New models - Peugeot - 308 - GTi
Sub-$50k price for Peugeot 308 GTi
GTi badge returns to Peugeot 3-series range after decade hiatus from $44,990 BOCs
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24 Nov 2015
PEUGEOT'S long-awaited 308 GTi hot hatch will go on sale next month from a Golf R and GTI-bating price of $44,990 before on-road costs for the 184kW base 250 variant, or $49,990 for the most potent 200kW 270 version.
With two versions on offer, the hot Pug is equipped to simultaneously target both the 169kW Golf GTi Performance from $46,490 and the 206kW Golf R, which costs $52,740, and marks the return of the GTi badge to the Peugeot 3-series hatch range after a ten-year break.
Its sharp price and twin-attack also sets up the 308 GTi to worry other competitors in the hot-hatch segment, such as the $52,990 Renault Megane RS275, $38,990 Ford Focus ST and the more fiery $50,990 RS version when it arrives next year.
Peugeot will start taking orders for the latest 308 variant from December this year, with the first examples expected to arrive in showrooms in February 2016.
While its competitors develop power from a minimum of 2.0-litres, both versions of the hottest 308 do battle with just 1.6-litres, but still manage a torque output of 330Nm at 1900 rpm in both cases.
The pair of highly strung engines are turbocharged and intercooled, running a high-compression ratio of 9.2:1, but “competition-style” forged pistons with oil jet cooling and a steel exhaust manifold resist the high temperatures generated under heavy load.
The top-performing 270 will crack the magic 100km/h mark from zero in 6.0 seconds, while the 250 takes 0.2-seconds longer, and both versions are fitted with a six-speed manual gearbox.
Its “pseudo-MacPherson strut” front suspension is unique to the GTi pair and keeps weight to a minimum with hollow anti-roll bars and wishbones, while the rear end is a typical hot-hatch torsion beam.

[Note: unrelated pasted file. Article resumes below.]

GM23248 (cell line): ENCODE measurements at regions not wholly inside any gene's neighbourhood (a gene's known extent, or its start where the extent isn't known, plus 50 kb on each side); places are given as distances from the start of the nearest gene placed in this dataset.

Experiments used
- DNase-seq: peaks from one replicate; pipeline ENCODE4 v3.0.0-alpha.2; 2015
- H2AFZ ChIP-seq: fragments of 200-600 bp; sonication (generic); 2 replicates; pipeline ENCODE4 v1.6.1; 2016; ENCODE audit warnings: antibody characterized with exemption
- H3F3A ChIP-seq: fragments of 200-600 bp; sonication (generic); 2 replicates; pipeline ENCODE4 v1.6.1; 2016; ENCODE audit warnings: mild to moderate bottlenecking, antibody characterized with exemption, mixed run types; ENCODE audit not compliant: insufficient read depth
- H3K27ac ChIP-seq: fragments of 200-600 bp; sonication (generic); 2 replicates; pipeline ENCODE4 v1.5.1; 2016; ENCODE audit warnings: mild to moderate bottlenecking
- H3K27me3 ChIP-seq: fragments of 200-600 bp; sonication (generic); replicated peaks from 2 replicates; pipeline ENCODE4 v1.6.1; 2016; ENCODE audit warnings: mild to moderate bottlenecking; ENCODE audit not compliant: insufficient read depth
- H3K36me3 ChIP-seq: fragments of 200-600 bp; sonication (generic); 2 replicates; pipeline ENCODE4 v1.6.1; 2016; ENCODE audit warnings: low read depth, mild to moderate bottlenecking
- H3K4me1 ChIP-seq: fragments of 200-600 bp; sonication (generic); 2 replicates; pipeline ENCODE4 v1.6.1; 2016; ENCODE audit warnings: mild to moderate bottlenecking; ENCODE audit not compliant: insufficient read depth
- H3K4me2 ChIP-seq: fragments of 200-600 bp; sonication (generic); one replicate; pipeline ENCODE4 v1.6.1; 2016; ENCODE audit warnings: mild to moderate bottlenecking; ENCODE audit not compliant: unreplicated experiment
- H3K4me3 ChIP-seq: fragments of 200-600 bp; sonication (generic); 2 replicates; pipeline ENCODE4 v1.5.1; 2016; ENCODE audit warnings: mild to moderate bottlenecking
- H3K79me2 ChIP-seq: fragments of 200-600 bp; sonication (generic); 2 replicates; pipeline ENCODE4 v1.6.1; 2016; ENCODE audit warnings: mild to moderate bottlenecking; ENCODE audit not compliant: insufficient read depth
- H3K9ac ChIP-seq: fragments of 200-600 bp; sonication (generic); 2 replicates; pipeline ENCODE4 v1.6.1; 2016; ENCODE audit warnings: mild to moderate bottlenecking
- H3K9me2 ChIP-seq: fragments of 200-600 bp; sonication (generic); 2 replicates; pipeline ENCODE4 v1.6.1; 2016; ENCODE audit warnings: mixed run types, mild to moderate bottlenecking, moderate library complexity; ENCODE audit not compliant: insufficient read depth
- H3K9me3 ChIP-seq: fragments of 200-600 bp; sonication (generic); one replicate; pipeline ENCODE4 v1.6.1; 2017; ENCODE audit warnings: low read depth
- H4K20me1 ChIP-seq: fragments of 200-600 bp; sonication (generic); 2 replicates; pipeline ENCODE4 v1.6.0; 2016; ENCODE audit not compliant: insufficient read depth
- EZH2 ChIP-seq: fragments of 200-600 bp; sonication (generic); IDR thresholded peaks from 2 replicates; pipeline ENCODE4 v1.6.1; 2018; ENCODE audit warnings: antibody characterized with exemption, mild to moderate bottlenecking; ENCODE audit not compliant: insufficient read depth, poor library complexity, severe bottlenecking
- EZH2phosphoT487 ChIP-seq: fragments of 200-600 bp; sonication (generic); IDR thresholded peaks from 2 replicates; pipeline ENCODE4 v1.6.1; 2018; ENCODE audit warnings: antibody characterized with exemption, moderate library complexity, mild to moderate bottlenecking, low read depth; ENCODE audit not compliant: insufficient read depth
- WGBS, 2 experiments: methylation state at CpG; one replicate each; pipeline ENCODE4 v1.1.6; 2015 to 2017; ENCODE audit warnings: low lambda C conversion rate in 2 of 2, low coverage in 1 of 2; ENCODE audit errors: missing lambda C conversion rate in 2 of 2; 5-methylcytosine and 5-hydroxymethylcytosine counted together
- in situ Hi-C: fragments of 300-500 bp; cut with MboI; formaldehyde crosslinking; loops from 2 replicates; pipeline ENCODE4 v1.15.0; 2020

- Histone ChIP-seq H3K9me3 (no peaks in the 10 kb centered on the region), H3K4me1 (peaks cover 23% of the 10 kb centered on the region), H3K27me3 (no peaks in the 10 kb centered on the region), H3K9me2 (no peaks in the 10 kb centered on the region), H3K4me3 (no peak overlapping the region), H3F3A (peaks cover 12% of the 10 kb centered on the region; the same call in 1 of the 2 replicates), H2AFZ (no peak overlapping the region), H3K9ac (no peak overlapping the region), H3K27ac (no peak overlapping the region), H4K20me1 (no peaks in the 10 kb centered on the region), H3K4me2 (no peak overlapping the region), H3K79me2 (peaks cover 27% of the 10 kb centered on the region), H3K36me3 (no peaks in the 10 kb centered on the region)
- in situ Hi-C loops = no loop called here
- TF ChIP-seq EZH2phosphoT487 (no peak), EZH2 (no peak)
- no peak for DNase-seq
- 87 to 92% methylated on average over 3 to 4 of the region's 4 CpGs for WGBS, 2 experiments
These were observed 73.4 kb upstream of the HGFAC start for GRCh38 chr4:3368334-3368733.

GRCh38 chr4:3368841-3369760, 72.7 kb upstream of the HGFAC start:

The special chassis set-up has lowered the GTi by 11mm compared with the standard hatch for improved handling and reduced bodyroll, and both front and rear tracks have been widened to 1570mm and 1554mm respectively.
Two-hundred and seventy versions get a brake boost with 380mm front discs on aluminium hubs and floating four-pot callipers, while the tail gets 268mm discs and fixed callipers.
The top-performing version also gets a traction advantage with a Torsen-type limited-slip differential as standard.
Sportier GTi versions of the 308 are differentiated from their more pedestrian brethren with 19-inch wheels that wear Michelin Pilot Sport tyres, redesigned side sills, and twin exhausts framed by gloss black housing, while two additional front spoilers improve aerodynamics.
The front end features LED headlamps and indicators and a chequer-pattern gloss black grille.
In addition to the standard 308 colours, exteriors can be dressed up in a range of paint choices including Ultimate Red, Pearlescent White, Magnetic Blue, Nera Black and Cumulus Grey, but customers wanting to go for a more unconventional look can opt for a two-tone red and black or flat Hurricane Grey.
On the inside, the sports treatment continues with red stitching, GTi and Peugeot Sport signatures throughout, with an extra treat for top-spec 270 versions in the form of Alcantara bucket seats.
A compact leather steering wheel, aluminium gear knob and pedals, head-up display, i-Cockpit instrument and touchscreen are standard offerings.
The last time a GTi badge graced the rump of any 3-series Peugeot hatch in Australia was in 2005, when the French car-maker briefly introduced a hot version of the 307 in strictly limited numbers.
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